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Is The Bull Market Over For Gold?

Summary:
Gold has not made new highs in many months. Gold peaked last year at US67 on August 6. The 7 month down leg of more than 18% as been deep enough and long enough that some commentators are now saying that the bull market has now turned to a bear market for gold.  Losing faith is understandable because falling prices feel bad. But this week we want to show that current prices may not reflect reality. We will review the story of Archegos Capital Management which proved that prices often are false signals, a picture painted by others who have their own agenda. Then we can relate that story back to gold and silver by making the point that 7 months of down leg means nothing. OFTEN WHAT WE SEE IS JUST WHAT OTHERS WANT US TO SEE Archegos is something almost no one

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Is The Bull Market Over For Gold?

Gold has not made new highs in many months. Gold peaked last year at US$2067 on August 6. The 7 month down leg of more than 18% as been deep enough and long enough that some commentators are now saying that the bull market has now turned to a bear market for gold.  Losing faith is understandable because falling prices feel bad. But this week we want to show that current prices may not reflect reality. We will review the story of Archegos Capital Management which proved that prices often are false signals, a picture painted by others who have their own agenda. Then we can relate that story back to gold and silver by making the point that 7 months of down leg means nothing.

OFTEN WHAT WE SEE IS JUST WHAT OTHERS WANT US TO SEE

Archegos is something almost no one heard of until last week. Its founder has had past run ins with stock market regulators for breaking the rules. Regardless giant global banks like Mitsubishi, Credit Suisse and Nomura loaned billions of dollars to Archegos. Importantly those loans appear to have been on the scale of about 10 to 1. For example, if Archegos started with one billion, they then borrowed ten billion against that one billion, making a total of eleven billion available for ‘investing’. So its basically a hedge fund but since all money comes from the owner, its called a ‘family office’.

Apparently, Archegos investment strategy was to keep pouring money into the same few stocks so that the resultant rising price action would draw other investors into those same stocks at higher prices. Presumably Archegos intended to spark a rally and then sell into that rally near the top for a nice profit. Today’s main lesson is: Price action does not always tell the truth.

Instead of selling at the top, Archegos suffered a huge margin call for many billions of dollars. Apparently, they had borrowed so much money, from many different banks, that once all the banks came realize the size of the debt, faith was lost in Archegos.  The giant banks will all lose billions and Archegos itself may even have the original billion wiped out to zero. Thus, today’s second lesson is: Banks have a simple business – they rent out umbrellas on sunny days but need umbrellas back when it rains to keep themselves dry. Sometimes, as in the case with Archegos, they get stuck in the hurricane without any cover.

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For months on end, to an outsider watching the upward progress of stocks bought by Archegos with ‘borrowed’ money from major banks, there was no sign of trouble whatsoever. Many investors were enticed to buy shares by rising prices. Those investors now wish they had not as prices declined dramatically as the scheme broke up, leaving banks to sell for whatever could be recouped. Until something broke, the price action was a beautiful picture painted by Archegos. Once the break happens [the reason for the break barely matters] that leverage goes into reverse.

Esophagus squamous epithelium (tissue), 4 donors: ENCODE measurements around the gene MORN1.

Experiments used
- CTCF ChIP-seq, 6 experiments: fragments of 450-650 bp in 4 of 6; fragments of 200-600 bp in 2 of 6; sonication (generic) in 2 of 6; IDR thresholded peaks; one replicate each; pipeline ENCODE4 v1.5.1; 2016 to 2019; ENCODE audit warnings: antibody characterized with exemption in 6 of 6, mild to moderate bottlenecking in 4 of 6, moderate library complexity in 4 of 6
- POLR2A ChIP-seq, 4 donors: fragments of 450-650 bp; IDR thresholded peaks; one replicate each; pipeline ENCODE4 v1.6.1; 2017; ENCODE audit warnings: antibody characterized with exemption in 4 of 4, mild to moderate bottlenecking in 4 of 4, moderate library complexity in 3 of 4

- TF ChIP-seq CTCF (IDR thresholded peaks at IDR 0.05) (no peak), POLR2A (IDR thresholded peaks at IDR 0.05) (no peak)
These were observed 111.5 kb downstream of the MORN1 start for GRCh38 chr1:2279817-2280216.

Here is another proof of the main lesson. It turned out that once the banks recognized that rain was coming, they argued over the umbrella, as there was not enough protection to go around. Calling for a ‘bailout’ early on, some of the banks tried to prevent all banks from selling shares so quickly that the beautiful rising price picture would be revealed as a forgery. So once again we see that price action does not always tell the truth. Once that bailout conversation failed, it was each bank for themselves.

To recap the story what we see everyday over a very long period of time can very easily be a picture painted for us by someone else who is not displaying the entire truth. Once the truth cannot be hidden, everyone including sophisticated bankers worry about themselves only.

SHOULD I SELL GOLD NOW?

Let’s apply the main lesson to gold which has been falling for months. The picture painted certainly looks grim. Yet as we learned up above maybe the picture is not the entire truth. Is there some levered ’investor’ whose method is betting against retail buyers that used stimulus checks to buy gold and silver? Nothing in the Archegos story confirms or denies this. If there is one, we will not know until prices spike higher. We will not know until its too late for buying the metals. We will not know until after the global banks know.

Given the above story, should people sell metals because they have fallen in price for months? NO. Maybe the story above raises a vital question, when Central Banks lower interest rates and ensure liquidity, whom do those actions help the most?

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